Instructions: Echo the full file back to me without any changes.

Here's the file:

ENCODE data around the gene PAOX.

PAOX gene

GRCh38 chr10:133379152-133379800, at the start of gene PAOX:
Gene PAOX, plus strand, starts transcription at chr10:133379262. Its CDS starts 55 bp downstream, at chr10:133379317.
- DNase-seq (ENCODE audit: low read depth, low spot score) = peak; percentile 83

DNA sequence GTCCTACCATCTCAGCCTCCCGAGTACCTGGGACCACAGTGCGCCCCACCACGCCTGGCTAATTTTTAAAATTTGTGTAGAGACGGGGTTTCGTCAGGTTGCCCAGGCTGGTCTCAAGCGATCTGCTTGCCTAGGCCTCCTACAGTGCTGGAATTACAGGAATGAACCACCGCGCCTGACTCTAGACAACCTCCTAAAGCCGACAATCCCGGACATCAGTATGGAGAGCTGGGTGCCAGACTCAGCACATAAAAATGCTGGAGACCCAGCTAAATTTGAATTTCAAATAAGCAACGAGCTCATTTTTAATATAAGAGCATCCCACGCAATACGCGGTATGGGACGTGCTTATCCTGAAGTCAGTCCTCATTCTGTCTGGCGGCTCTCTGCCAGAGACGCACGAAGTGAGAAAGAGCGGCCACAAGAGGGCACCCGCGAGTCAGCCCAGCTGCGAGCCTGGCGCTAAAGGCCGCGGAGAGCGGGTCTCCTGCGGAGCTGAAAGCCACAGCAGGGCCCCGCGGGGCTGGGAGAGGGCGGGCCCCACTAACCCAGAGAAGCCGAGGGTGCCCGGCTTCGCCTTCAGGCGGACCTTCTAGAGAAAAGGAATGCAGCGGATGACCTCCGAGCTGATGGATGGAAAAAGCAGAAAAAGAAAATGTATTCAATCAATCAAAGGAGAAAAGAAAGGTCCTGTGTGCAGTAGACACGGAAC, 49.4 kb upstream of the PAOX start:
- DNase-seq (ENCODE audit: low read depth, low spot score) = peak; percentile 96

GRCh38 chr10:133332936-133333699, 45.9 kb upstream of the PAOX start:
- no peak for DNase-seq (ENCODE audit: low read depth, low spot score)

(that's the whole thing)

ENCODE data around the gene PAOX.

PAOX gene

GRCh38 chr10:133379152-133379800, at the start of gene PAOX:
Gene PAOX, plus strand, starts transcription at chr10:133379262. Its CDS starts 55 bp downstream, at chr10:133379317.
- DNase-seq (ENCODE audit: low read depth, low spot score) = peak; percentile 83

DNA sequence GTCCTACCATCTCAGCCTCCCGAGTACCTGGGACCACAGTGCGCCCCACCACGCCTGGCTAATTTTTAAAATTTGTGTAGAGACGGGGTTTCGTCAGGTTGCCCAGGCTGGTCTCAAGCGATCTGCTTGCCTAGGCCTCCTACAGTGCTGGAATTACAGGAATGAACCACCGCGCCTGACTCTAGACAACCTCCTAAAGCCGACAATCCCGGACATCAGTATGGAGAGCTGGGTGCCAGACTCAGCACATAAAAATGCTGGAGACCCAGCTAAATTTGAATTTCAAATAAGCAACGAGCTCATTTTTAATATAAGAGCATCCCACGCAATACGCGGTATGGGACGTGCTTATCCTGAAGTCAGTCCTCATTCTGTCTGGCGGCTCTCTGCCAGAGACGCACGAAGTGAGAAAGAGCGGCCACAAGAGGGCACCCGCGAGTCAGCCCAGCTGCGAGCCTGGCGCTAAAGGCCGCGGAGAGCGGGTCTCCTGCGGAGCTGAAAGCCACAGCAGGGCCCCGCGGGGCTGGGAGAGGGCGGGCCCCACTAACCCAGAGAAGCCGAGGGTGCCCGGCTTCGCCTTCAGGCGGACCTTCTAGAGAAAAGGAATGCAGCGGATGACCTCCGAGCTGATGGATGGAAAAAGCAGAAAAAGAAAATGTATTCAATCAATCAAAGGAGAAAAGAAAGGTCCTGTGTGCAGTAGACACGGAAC, 49.4 kb upstream of the PAOX start:
- DNase-seq (ENCODE audit: low read depth, low spot score) = peak; percentile 96

GRCh38 chr10:133332936-133333699, 45.9 kb upstream of the PAOX start:
- no peak for DNase-seq (ENCODE audit: low read depth, low spot score)